“I declare after all there is no enjoyment like reading! How much sooner one tires of any thing than of a book! — When I have a house of my own, I shall be miserable if I have not an excellent library.” ― Jane Austen, Pride and Prejudice
From the time I started reading “grown-up” books during my middle school years, I have loved English manor novels, or books similar in writing style and flavor. Jane Eyre, Rebecca, Wuthering Heights, all of the Agatha Christie mysteries, Little Women, and, of course, Pride and Prejudice.
And then along came Downton Abbey, and I became aware of the lives of those who live “below stairs” in these great countryside manors. Oh, the drama. Oh, the intrigue. Oh, the absolute addictiveness of it all. It’s so much fun to see how the other half lives, but also so much fun to witness the lives of those who cater to that other half.
So, it was with great excitement that I dove into Longbourn, a novel by Jo Baker. Longbourn, of course, is the house of the Bennet family in Pride and Prejudice. Longbourn – the novel – looks at the story of the love affair of Elizabeth Bennet and Mr. Darcy, as well as all of the angst and drama that went into getting Elizabeth and all of the Bennet girls married, from the perspective of the people who lived below stairs.
In Pride and Prejudice, the staff is barely mentioned. There are elusive mentions of a maid bringing in tea and some references to the housekeeper, Mrs. Hill. But the staff definitely play absolutely no role in the story of Pride and Prejudice.
Baker, however, presents a fictional staff, albeit small as the Bennets (as you may recall) were not among the wealthiest of their class, and gives them a personality and a storyline. But most fun of all, we are able to look at all of the happenings in the Bennet family through the eyes of the staff.
The story centers around Sarah, one of two young maids who work very hard to care for the Bennet family and all of their things. These maids must get Elizabeth and Jane’s dresses spotlessly clean, they must dress them and prepare their food and serve them their meals.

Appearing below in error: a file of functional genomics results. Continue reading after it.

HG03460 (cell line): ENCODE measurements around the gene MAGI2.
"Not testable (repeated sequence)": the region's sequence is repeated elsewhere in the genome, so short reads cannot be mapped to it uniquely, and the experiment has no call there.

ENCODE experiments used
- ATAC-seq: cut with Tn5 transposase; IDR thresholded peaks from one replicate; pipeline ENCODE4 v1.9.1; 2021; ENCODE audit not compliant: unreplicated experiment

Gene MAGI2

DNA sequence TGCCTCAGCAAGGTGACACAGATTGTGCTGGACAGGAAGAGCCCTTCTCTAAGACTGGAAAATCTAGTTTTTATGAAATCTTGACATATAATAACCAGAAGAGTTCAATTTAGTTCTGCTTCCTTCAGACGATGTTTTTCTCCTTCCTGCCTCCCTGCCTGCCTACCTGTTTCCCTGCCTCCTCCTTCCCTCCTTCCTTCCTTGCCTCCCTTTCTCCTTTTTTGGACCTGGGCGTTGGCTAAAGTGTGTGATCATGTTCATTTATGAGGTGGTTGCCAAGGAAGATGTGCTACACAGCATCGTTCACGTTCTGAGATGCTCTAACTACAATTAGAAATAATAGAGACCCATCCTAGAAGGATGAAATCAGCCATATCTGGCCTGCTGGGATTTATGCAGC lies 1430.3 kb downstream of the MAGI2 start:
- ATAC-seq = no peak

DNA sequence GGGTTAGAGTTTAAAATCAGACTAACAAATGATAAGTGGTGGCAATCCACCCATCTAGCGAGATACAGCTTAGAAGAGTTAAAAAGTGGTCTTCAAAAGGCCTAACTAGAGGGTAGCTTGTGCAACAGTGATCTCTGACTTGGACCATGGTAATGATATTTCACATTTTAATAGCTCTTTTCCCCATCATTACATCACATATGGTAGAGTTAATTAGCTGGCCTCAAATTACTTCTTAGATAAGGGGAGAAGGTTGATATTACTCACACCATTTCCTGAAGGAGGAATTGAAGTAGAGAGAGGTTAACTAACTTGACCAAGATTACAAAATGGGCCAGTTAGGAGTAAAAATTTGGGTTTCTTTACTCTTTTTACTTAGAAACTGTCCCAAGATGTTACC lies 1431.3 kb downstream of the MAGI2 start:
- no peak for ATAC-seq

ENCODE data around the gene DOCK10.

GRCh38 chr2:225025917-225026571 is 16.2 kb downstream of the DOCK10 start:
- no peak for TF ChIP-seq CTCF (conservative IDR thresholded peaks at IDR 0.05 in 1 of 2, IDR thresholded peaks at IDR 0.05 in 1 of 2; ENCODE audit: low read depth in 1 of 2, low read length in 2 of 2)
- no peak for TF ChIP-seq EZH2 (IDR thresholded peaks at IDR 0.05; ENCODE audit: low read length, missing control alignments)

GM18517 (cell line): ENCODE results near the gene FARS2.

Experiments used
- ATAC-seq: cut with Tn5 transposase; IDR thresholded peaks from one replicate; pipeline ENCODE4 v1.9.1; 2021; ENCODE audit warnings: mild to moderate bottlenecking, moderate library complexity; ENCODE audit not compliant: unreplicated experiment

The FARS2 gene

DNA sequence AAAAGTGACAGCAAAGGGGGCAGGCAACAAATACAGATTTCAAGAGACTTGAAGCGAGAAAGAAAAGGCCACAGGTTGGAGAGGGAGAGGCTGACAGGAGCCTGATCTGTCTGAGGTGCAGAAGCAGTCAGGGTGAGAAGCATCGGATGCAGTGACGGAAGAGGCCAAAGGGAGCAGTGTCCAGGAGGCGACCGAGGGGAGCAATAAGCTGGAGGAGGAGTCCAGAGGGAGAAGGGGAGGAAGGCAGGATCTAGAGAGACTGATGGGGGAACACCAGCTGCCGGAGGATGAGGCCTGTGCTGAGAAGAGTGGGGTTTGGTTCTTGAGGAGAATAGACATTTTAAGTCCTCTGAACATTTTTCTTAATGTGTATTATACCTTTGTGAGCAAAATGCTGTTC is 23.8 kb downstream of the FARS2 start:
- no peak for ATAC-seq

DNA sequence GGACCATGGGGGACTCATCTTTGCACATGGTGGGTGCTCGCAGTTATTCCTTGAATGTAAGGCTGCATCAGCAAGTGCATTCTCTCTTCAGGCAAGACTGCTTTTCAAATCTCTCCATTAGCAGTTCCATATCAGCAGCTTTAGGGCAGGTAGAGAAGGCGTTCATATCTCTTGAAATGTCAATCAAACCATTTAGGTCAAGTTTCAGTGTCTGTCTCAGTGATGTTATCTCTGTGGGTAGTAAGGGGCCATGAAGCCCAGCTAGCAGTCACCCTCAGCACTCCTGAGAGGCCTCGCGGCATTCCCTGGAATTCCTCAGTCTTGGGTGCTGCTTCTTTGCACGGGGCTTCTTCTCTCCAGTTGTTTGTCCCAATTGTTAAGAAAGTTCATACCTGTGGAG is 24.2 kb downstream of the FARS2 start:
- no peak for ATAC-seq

Says Sarah early in the book: “The young ladies might behave like they were smooth and sealed as alabaster statues underneath their clothes, but then they would drop their soiled shifts on the bedchamber floor, to be whisked away and cleansed, and would thus reveal themselves to be the frail, leaking, forked bodily creatures that they really were.”
In other words, they were human.
Under rather mysterious circumstances, Mr. Bennet hires a new footman named James, who is hard-working and kind and intelligent. He immediately falls in love with Sarah. She eventually loves him in return. The book delves into their relationship and the difficulty they have being in love for a number of wonderfully dramatic reasons.
The book drags down a bit in Volume III as we learn a bit more about James’ life. I wanted to stay in the manor house, thank you very much. Nevertheless, the book was one that I simply couldn’t put down. It was a grand read.
Longbourn is a must-read for lovers of Pride and Prejudice and fans of Downton Abbey. I can’t wait until someone realizes it must be made into a movie!
Buy Longbourn from Amazon here.
Buy Longbourn from Barnes and Noble here.
Buy Longbourn from Tattered Cover here.